Some people are just natural-born leaders and know that following the crowd and working a standard 9-to-5 just isn’t for them. One such individual is Mississauga-native Dr. Brendan Gomes, chiropractor and owner of The Lab, a sports injury clinic that caters to athletes and weekend warriors alike. Specializing in personal training, massage therapy, and more, The Lab is the latest business to open and thrive in a time when most businesses are far from booming. In a recent interview with The Edge, Gomes talks about being his own boss, adjusting during a pandemic, and the things about starting a business that no one tells you.
When did you realize that you wanted to be your own boss and how has it been so far?
I’ve actually been my own boss since I was 21, so I haven’t collected a paycheck from anybody [since then]. At 21, I started off as a personal trainer, just freelance training. I knew from then that I never wanted to have a boss, but I never had a team I was responsible for until this place. It’s been a transition—I went from learning about how to be the best at my job to learning about leadership, management, accounting and all the [stuff] that nobody tells you when you open up a place. It’s been very rewarding, and I don’t think I’ll ever have a boss again, hopefully.
What kind of leadership style do you think you have?
I try and embody some of the stuff that I’ve read. I try to be very open, very communicative. I try and give feedback and try and have positive talks with people. I don’t micromanage—everyone at The Lab has free rein. They have their own key. They do whatever they want. They take their own time off. As long as the clinic is running well and they’re doing their part, I’m pretty laid back.
What challenges have you had to overcome since branching out and becoming self-employed?
The biggest challenge I think that I had was before I opened up The Lab. I was in a big sports training gym [that] was basically only training teams and athletes and they needed volume to make their money. The biggest challenge I had was realizing, during the pandemic, that this business wasn’t going to make it [and I had to] take a leap of faith and open up my own shop. […] I just think that people don’t tell you [that] basically [you] have to learn everything on the fly. Nobody really knows. You don’t have a handbook on how things will play out. You kind of have to learn or spend a lot of time [researching] on Google.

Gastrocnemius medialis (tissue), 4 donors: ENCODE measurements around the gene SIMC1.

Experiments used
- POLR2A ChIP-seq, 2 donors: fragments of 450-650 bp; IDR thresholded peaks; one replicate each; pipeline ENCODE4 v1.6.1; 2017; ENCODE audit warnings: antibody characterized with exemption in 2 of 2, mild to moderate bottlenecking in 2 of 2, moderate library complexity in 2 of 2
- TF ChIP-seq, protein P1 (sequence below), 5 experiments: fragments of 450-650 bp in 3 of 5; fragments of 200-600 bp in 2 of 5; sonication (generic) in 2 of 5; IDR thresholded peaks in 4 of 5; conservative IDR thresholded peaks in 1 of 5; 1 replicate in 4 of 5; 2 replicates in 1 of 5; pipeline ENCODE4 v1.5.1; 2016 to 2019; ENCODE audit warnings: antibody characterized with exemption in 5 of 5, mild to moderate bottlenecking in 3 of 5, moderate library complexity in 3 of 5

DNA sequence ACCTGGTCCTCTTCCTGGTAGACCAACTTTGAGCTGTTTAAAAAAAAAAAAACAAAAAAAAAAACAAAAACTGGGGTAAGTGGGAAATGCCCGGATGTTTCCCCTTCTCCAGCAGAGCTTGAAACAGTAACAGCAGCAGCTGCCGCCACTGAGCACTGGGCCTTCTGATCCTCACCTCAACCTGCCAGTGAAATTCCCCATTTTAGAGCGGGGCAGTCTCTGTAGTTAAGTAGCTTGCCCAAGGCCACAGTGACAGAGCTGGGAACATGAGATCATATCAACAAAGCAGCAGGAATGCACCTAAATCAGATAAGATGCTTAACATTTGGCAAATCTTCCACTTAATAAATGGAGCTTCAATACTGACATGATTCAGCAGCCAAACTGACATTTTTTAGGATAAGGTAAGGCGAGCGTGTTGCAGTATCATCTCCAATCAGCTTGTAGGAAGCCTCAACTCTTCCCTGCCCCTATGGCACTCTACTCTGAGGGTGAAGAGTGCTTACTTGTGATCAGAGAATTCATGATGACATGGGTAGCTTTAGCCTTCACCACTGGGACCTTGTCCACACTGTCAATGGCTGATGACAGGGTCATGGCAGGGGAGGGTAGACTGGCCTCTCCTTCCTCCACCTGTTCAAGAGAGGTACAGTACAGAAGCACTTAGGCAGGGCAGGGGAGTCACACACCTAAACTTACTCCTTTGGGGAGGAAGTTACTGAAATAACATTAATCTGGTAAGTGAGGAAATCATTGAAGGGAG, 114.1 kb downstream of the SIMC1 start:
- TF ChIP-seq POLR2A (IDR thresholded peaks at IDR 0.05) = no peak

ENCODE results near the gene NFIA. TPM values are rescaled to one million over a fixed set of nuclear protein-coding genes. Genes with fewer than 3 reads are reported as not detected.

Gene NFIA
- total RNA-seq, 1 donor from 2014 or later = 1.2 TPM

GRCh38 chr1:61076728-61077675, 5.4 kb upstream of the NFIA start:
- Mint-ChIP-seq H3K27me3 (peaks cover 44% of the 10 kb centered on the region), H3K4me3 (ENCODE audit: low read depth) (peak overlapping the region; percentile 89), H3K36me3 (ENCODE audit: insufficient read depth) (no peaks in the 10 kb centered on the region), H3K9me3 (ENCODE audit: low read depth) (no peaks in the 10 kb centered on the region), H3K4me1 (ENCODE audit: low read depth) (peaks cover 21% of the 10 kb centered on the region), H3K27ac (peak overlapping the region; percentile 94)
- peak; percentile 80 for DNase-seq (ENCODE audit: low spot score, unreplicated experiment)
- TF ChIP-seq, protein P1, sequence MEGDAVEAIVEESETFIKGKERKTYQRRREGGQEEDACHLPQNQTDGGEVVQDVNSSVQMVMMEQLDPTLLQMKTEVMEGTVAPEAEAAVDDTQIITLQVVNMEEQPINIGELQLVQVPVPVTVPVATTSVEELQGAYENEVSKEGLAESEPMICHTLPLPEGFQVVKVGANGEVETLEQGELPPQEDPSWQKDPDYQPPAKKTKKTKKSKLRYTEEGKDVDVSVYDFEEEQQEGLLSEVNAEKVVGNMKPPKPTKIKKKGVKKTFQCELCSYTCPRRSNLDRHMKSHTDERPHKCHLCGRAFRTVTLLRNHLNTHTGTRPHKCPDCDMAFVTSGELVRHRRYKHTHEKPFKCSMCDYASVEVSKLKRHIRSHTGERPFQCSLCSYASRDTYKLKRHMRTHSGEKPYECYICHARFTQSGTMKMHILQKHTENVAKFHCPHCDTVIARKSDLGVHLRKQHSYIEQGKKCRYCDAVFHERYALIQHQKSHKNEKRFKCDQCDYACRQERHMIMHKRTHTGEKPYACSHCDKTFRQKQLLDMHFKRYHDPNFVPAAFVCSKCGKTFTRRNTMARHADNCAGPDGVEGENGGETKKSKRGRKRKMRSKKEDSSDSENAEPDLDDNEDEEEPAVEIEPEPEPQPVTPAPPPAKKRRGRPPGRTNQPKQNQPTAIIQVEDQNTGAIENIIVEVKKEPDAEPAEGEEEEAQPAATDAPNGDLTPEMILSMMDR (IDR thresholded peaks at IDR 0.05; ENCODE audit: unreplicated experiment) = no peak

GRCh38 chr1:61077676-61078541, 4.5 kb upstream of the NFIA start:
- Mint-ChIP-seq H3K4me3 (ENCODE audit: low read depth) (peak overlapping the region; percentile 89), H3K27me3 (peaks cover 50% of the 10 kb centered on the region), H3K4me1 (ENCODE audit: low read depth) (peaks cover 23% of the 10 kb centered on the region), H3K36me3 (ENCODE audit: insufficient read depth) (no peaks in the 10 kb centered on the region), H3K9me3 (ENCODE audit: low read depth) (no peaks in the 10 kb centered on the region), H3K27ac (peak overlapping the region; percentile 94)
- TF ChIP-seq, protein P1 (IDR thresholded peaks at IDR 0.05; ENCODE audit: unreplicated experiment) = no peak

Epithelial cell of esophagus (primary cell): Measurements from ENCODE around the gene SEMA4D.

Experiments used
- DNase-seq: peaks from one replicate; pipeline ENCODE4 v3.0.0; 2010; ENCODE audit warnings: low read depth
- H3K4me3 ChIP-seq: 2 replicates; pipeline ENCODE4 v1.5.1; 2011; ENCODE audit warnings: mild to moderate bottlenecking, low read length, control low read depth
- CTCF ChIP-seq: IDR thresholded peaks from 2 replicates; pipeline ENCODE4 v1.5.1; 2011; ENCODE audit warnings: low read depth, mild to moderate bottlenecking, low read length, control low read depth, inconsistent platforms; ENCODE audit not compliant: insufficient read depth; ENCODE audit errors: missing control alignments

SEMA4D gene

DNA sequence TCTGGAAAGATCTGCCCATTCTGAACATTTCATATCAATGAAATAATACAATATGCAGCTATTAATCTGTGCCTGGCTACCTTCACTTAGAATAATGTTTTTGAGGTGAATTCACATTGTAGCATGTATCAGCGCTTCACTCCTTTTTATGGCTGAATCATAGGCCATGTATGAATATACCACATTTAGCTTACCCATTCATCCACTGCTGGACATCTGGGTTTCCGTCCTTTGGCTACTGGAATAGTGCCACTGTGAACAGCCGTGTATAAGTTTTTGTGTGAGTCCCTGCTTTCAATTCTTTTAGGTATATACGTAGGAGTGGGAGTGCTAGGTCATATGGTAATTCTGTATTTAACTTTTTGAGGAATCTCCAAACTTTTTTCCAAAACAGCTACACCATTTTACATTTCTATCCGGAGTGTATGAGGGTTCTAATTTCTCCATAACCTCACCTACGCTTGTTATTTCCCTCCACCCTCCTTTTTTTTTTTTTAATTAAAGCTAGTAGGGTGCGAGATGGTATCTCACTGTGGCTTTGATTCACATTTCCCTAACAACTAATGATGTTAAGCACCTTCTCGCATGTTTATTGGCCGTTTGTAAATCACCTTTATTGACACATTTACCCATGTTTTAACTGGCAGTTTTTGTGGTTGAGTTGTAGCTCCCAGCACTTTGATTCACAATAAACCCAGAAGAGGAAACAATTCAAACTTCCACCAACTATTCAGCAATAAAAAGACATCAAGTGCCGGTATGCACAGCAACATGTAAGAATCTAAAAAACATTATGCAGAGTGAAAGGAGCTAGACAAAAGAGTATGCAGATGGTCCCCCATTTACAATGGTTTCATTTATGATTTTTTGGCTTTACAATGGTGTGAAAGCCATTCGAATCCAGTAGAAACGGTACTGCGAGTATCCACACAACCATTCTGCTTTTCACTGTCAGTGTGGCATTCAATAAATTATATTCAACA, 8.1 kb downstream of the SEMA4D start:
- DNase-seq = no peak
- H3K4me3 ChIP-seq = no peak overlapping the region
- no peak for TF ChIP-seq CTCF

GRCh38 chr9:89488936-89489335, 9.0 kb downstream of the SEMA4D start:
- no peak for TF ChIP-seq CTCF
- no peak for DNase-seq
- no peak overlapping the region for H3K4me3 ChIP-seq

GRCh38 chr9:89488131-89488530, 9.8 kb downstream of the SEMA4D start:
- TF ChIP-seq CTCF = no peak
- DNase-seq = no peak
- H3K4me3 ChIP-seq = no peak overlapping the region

Did you put together a business model or business plan?
When we first opened up The Lab, it was me, one of my friends who is my business partner, a massage therapist, and a physiotherapist—we just started out with the four of us. And we set a goal of trying to pay back all the money the two of us put in within five years. Since then, we’ve grown. […] We’ve almost tripled in staff and we’ve tripled in volume coming through our front doors. We actually didn’t even have a business plan. We didn’t have a business model. We just tried to provide the best care and be as honest as possible with people. I guess if you just do things the right way, people will come back.
How has COVID impacted your business and how have you adjusted?
It’s actually been the biggest blessing I could have ever imagined. When we first opened up, I was almost positive that our numbers were going to be slow. We wouldn’t grow because I didn’t think anybody would come in during a pandemic.
I think a lot of people started doing activities they normally wouldn’t do, like body builders are running now or people [are] playing tennis [and] their bodies may not be ready for such a drastic change. We’re seeing a lot of those types of injuries and we’re seeing where people [who were usually] sitting at home working for nine hours a day, not moving and [now] coming in, so it’s very different.
Which high profile clients have you dealt with and are you eager to work with anyone in particular?
I had a lot of exposure to NHL athletes, and I’ve worked with a variety of them. I’ve worked with NFL, CFL—any NHL, MLS, and MLB pro athletes that make quite a bit of money and played professionally and on TV. I did have a chance to work with the Argos in the off-season, but my dream would be to work my favorite soccer team [Arsenal F.C.], but I don’t know if I could give up my practice to commit to it. But I don’t really have a population that I think I’d love to work with.
Have you had the opportunity to learn more about the business side of things?
Yeah, so definitely [learning] more about the business, I’ve had to read a lot of books on running a business, implementing systems, accounting, tracking different indexes. But it also helps having a business partner because we delegate tasks to each other. I think the biggest learning curve for me has been learning how to manage nine to ten different people. I’ve never had to deal with that ever before.
What advice do you have for anyone looking to start their own business?
Better yourself. It’s scary, but it’s the most rewarding thing you’ll ever do. Just take the first step. Start the process. Pick the first domino. You don’t have to be ready—just dive in. A lot of the time people don’t really know when to start if they should start. […] There’s never going to be a time when everything lines up.
Dontei Wynter | Staff Writer